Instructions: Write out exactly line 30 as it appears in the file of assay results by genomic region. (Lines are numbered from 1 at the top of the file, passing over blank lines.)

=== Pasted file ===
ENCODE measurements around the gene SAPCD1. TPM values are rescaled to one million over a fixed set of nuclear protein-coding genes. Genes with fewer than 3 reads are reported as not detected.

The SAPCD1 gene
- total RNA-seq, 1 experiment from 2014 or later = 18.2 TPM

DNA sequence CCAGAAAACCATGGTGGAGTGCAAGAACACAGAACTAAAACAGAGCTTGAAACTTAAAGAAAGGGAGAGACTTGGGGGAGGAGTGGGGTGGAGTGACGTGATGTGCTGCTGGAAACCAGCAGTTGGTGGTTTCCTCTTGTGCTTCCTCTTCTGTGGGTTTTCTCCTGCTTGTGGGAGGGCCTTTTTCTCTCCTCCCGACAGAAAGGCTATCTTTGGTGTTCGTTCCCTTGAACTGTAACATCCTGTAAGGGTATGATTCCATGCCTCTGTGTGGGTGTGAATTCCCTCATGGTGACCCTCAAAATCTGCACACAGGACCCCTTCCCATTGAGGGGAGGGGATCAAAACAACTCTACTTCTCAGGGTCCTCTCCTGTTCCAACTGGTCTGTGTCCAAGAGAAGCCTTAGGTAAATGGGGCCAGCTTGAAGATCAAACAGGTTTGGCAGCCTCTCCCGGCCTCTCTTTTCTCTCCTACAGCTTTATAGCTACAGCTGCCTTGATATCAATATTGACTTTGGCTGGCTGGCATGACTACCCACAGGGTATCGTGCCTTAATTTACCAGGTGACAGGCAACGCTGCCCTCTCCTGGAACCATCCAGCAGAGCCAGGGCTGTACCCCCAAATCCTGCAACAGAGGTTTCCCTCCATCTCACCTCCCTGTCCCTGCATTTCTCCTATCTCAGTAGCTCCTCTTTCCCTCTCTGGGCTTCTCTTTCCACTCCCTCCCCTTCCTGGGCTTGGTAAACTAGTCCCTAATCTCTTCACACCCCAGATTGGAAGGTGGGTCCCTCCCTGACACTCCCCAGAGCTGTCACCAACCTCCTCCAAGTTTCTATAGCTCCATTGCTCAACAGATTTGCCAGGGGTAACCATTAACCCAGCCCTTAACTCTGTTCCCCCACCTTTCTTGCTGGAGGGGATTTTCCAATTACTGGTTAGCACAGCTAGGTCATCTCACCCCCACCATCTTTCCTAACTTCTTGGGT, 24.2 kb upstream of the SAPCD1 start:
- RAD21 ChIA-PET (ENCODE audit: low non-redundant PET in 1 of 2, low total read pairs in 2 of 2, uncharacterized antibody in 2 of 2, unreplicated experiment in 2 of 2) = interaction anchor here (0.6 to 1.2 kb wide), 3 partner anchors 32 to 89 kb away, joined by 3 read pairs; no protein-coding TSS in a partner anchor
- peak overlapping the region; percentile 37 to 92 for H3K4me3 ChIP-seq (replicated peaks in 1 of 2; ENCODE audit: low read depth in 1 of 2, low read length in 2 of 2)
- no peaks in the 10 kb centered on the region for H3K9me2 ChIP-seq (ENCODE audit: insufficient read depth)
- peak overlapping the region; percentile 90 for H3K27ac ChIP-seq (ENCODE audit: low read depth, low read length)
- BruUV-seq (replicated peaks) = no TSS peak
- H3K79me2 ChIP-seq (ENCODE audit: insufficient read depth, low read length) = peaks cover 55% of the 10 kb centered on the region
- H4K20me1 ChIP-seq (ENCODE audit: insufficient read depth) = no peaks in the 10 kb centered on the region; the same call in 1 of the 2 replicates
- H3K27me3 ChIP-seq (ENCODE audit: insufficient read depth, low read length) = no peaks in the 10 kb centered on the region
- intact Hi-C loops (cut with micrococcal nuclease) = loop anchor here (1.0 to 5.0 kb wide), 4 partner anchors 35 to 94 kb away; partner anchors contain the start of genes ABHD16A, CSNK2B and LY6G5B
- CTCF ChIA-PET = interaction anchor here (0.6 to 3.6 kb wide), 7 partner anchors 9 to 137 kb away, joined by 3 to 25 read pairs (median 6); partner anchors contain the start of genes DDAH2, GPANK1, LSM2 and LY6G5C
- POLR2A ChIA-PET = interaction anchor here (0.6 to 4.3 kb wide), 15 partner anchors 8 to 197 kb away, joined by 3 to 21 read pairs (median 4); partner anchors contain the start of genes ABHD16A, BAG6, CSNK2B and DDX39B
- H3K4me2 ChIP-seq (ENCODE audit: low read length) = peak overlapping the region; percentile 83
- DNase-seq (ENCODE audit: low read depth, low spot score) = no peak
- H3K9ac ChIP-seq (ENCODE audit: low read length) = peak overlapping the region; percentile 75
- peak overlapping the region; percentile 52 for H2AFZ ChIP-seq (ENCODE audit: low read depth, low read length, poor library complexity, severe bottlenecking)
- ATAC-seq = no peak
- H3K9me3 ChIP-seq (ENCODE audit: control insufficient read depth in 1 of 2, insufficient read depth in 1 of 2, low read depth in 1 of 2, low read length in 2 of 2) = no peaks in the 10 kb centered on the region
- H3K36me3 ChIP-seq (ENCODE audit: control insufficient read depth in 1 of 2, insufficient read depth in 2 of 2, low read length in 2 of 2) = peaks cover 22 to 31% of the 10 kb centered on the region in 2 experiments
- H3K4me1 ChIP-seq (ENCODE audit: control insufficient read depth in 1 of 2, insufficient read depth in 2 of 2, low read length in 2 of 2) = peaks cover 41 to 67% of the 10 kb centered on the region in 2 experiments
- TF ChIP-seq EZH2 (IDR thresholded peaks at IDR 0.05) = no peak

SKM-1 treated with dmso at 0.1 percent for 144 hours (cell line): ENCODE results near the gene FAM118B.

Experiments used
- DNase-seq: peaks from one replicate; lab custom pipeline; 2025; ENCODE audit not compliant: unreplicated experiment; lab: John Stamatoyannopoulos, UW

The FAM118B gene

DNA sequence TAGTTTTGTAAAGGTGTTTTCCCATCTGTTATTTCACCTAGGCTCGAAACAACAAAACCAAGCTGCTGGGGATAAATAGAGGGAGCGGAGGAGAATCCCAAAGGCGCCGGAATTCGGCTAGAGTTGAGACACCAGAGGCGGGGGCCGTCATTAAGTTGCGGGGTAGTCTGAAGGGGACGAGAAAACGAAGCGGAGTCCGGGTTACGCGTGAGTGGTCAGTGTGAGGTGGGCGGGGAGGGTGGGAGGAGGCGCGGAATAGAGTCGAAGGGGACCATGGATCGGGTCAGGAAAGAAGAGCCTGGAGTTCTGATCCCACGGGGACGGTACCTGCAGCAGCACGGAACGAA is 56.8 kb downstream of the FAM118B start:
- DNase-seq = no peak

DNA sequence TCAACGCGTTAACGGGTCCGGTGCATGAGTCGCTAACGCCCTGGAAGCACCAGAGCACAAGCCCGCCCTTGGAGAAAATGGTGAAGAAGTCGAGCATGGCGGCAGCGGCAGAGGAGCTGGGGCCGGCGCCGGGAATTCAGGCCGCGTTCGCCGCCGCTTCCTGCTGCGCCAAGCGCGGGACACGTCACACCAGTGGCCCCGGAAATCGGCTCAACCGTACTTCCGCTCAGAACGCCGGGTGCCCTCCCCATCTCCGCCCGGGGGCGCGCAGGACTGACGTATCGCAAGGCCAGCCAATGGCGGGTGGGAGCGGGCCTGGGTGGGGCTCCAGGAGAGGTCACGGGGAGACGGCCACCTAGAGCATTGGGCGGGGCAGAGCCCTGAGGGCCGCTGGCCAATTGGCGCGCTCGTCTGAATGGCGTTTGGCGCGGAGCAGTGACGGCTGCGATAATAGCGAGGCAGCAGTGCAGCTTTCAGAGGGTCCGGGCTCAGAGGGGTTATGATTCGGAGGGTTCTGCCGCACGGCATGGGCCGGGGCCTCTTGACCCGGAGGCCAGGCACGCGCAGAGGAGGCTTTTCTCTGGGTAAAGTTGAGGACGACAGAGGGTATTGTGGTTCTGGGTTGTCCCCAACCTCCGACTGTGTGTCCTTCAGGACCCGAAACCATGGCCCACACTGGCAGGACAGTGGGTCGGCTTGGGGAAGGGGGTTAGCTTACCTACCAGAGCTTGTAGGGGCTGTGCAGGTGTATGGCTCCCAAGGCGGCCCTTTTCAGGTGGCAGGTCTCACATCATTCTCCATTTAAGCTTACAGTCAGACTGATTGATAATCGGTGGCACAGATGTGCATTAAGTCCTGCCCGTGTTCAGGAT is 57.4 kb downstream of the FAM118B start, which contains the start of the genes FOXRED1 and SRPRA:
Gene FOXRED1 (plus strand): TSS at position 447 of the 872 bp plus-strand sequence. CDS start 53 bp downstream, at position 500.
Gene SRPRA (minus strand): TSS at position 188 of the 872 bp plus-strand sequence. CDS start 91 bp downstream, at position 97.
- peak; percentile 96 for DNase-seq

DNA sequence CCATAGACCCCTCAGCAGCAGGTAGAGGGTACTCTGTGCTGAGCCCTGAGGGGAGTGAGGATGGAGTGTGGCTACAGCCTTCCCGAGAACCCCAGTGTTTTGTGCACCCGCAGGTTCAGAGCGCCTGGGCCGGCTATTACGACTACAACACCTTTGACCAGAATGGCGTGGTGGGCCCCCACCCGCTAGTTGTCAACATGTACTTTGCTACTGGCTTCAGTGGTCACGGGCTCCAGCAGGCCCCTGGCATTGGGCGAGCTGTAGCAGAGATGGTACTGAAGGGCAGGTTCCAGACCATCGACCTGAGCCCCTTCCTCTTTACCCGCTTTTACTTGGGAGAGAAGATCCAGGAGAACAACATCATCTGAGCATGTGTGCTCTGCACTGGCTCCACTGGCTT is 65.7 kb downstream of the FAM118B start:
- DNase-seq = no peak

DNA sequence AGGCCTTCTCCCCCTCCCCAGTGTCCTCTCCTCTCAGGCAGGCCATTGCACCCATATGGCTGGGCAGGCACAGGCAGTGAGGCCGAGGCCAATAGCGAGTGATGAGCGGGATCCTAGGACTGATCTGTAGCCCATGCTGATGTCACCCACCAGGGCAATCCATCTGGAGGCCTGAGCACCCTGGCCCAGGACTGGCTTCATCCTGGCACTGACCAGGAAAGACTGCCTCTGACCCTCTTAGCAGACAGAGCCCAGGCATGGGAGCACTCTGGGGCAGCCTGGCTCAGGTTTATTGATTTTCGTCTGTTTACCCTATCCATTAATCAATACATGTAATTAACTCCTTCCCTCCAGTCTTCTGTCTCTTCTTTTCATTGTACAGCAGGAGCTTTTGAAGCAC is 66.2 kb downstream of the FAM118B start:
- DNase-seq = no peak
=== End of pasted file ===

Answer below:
- DNase-seq = no peak